God speaks to us in many ways. One of these ways is through the cultural changes that our world is undergoing at present. We cannot claim to be faithful to God if we do not ponder the Scriptures but equally we cannot claim to be faithful if we do not listen to what God is saying to us from the heart of the world. A new kind of evangelisation is required for a new situation. We must seek to understand what is going on and why and then respond the best way we can. Perhaps we hide the face of Christ from some people by our tired words and tired ways. We must be careful lest we find ourselves speaking in a language of yesterday to the people of tomorrow.

All consecrated men and women "must continue to be images of Christ the Lord, fostering through prayer a profound communion of mind with him (cf Phil 2, 5¬11), so that their whole lives may be penetrated by an apostolic spirit and their apostolic work with contemplation." There can be no doubt that in the eyes of most people Carmel stands for prayer, contemplation, and the interior life. Carmelites do many different things, and that is one of our strengths, but in all these different apostolic works we are expected to express our spirituality. What we do must spring from what we are. We are most faithful to God when we are faithful to the vocation that has been given us. There is a distinction that I have always found helpful between working for God and doing God's work. We work for God in all sorts of ways and our apostolic labours may be very laudable but are they all according to the mind and heart of God? To do God's work means to do what God really wants of us. Our charism is spelled out clearly in our official documents. How do I incarnate this Carmelite vocation of living in allegiance to Jesus Christ through prayer, service and fraternity according to the inspiration of Our Lady and the Prophet Elijah?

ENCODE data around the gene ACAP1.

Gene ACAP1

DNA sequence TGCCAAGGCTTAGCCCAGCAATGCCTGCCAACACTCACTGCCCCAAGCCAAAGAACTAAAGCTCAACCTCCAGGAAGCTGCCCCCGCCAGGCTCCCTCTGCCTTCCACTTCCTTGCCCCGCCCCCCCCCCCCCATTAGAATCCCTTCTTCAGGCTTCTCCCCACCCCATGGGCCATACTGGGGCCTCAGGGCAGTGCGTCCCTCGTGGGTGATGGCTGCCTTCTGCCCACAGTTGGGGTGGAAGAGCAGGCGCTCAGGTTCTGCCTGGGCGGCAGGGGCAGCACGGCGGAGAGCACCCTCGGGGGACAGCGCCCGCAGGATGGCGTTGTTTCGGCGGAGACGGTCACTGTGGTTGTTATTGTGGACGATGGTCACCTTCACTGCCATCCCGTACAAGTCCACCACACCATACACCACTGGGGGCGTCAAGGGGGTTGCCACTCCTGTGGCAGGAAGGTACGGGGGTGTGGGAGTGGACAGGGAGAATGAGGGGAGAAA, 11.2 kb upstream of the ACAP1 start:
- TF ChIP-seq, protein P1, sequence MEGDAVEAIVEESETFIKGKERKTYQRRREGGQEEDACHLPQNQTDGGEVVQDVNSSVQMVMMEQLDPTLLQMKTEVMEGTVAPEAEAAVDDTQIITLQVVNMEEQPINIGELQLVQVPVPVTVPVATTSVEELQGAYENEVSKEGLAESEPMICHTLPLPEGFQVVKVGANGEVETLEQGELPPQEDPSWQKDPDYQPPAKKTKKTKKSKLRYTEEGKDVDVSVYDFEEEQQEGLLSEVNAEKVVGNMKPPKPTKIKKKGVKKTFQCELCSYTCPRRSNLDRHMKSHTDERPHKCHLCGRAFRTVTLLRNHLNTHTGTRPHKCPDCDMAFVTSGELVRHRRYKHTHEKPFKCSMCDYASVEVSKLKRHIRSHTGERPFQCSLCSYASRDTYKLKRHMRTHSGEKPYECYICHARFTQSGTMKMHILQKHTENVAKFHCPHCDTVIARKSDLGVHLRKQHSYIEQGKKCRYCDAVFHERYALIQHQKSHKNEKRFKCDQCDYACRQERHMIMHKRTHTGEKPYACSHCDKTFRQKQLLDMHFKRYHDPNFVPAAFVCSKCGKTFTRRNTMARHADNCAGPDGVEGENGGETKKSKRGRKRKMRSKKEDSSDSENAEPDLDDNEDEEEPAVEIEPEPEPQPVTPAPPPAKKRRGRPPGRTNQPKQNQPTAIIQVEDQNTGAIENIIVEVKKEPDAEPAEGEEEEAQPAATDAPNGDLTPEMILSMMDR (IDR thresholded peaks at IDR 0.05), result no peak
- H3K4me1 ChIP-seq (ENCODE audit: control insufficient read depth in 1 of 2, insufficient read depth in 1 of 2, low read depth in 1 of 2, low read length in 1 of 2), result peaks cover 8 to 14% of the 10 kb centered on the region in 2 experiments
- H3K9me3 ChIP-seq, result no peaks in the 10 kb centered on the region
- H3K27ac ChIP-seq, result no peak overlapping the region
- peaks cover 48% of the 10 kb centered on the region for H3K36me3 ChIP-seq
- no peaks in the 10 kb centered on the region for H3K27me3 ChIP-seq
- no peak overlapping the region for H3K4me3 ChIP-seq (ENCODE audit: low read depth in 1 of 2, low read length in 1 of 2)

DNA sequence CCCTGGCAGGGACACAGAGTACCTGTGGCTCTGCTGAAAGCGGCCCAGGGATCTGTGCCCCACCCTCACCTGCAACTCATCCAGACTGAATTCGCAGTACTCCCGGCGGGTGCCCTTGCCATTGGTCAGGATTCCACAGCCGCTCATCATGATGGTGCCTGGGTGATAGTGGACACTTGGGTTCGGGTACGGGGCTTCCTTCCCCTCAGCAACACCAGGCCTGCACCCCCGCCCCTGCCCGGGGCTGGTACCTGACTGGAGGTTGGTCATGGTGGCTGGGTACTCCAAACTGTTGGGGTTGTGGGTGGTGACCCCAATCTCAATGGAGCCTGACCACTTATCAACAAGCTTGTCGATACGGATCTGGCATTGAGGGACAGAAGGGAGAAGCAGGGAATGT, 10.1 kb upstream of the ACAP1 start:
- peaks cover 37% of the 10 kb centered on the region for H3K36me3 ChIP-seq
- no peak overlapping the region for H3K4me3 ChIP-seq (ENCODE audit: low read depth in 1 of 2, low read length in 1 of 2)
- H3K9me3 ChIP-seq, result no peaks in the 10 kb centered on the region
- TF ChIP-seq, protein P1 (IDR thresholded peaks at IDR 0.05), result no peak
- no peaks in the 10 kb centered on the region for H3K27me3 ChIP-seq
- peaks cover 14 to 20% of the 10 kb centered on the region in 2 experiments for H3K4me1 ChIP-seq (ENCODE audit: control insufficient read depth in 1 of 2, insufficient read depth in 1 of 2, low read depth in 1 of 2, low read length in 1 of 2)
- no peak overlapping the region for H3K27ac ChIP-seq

The fundamental thrust of our lives has to do with the contemplative aspect of our charism. This does not mean that we all must become hermits but that we must be contemplatives in the midst of the different activities in which we are involved. Our prophetic and apostolic activity will naturally flow from our contemplative life. We cannot be contemplatives if we do not spend time alone with God but more than that, it is a process whereby God purifies and transforms our hearts so that we become like God. This process requires our consent to the action of God in our lives and a recognition that God works often in very human ways. The whole thrust of our spiritual tradition is about this process in which God transforms our selfishness into pure love. God will use all the ordinary events of daily life to reveal to us who and what we are. This is a very painful process and therefore it is much easier to forget about prayer and immerse ourselves in working for God while perhaps forgetting to do God's work. Am I faithful but also creative? Are we, the Carmelite family, faithful to God and yet creative, so that we can proclaim the Good news in a way that people in our own culture can actually hear it?